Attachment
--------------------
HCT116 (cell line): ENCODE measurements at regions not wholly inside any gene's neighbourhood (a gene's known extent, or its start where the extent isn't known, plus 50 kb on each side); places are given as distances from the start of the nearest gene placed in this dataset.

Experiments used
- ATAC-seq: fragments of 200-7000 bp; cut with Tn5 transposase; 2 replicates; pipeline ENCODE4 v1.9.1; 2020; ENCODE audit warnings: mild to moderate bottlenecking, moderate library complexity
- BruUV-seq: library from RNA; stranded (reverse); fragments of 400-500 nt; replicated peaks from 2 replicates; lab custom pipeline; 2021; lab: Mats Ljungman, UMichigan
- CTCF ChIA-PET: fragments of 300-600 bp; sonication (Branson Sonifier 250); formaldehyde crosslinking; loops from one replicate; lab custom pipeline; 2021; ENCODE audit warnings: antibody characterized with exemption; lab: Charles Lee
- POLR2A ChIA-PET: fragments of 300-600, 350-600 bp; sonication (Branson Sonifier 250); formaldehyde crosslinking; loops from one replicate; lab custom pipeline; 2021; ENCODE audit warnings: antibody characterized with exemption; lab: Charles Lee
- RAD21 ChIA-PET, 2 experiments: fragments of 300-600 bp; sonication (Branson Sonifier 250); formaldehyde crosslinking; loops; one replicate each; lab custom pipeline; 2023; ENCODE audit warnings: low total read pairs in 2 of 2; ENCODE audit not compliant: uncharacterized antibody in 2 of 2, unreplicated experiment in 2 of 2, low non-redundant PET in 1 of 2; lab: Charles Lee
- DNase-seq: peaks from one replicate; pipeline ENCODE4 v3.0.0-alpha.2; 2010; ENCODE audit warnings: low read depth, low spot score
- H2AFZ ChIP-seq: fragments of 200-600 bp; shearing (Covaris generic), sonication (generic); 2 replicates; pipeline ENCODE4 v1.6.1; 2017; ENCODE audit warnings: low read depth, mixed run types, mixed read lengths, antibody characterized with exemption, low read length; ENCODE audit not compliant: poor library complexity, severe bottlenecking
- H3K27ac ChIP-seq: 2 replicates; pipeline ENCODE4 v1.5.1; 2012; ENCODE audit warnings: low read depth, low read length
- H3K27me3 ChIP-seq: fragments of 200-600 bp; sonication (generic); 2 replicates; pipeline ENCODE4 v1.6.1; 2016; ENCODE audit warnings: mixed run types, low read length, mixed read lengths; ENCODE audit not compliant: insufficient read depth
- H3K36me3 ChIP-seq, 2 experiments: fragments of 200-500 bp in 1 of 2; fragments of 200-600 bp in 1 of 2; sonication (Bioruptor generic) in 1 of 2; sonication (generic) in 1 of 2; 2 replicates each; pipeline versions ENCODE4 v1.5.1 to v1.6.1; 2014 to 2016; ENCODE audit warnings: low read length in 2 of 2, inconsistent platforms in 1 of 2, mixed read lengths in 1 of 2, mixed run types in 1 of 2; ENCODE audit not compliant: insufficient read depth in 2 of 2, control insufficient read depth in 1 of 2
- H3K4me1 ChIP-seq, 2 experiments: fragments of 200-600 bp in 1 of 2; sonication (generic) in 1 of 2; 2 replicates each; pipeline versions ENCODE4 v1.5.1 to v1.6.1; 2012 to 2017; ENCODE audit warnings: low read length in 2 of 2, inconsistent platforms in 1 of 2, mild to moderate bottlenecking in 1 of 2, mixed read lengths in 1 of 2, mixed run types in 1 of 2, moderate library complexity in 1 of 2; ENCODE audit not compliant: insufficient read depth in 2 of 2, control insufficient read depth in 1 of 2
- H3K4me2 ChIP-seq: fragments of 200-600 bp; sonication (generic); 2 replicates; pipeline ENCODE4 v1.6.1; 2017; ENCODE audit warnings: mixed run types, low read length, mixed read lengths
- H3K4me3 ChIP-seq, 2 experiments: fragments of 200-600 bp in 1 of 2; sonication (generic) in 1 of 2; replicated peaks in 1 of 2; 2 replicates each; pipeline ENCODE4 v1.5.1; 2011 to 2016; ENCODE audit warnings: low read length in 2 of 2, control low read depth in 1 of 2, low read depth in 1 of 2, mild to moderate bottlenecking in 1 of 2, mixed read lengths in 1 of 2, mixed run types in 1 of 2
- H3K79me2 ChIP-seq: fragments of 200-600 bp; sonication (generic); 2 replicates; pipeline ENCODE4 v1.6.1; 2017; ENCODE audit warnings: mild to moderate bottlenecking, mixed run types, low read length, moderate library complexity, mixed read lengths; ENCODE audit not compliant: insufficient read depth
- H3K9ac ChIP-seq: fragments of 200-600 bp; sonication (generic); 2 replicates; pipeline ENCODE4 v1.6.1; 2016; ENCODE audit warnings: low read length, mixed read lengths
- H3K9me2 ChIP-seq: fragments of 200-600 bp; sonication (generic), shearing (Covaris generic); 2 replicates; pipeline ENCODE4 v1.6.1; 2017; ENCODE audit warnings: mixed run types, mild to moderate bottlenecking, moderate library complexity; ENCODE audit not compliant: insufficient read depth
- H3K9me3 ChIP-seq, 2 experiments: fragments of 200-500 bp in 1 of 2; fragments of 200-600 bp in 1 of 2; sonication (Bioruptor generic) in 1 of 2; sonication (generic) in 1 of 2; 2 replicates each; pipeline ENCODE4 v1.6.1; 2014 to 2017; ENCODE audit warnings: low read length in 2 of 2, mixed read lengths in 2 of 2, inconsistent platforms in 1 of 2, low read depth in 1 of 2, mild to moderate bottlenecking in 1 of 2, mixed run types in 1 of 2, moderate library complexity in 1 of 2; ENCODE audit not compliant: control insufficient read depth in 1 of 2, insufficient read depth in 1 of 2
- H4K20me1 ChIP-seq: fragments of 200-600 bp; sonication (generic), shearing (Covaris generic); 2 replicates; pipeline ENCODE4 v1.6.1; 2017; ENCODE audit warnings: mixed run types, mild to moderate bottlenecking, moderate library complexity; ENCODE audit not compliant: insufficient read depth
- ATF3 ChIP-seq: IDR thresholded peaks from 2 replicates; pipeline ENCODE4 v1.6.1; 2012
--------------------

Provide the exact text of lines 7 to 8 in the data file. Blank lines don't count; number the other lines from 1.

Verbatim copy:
- RAD21 ChIA-PET, 2 experiments: fragments of 300-600 bp; sonication (Branson Sonifier 250); formaldehyde crosslinking; loops; one replicate each; lab custom pipeline; 2023; ENCODE audit warnings: low total read pairs in 2 of 2; ENCODE audit not compliant: uncharacterized antibody in 2 of 2, unreplicated experiment in 2 of 2, low non-redundant PET in 1 of 2; lab: Charles Lee
- DNase-seq: peaks from one replicate; pipeline ENCODE4 v3.0.0-alpha.2; 2010; ENCODE audit warnings: low read depth, low spot score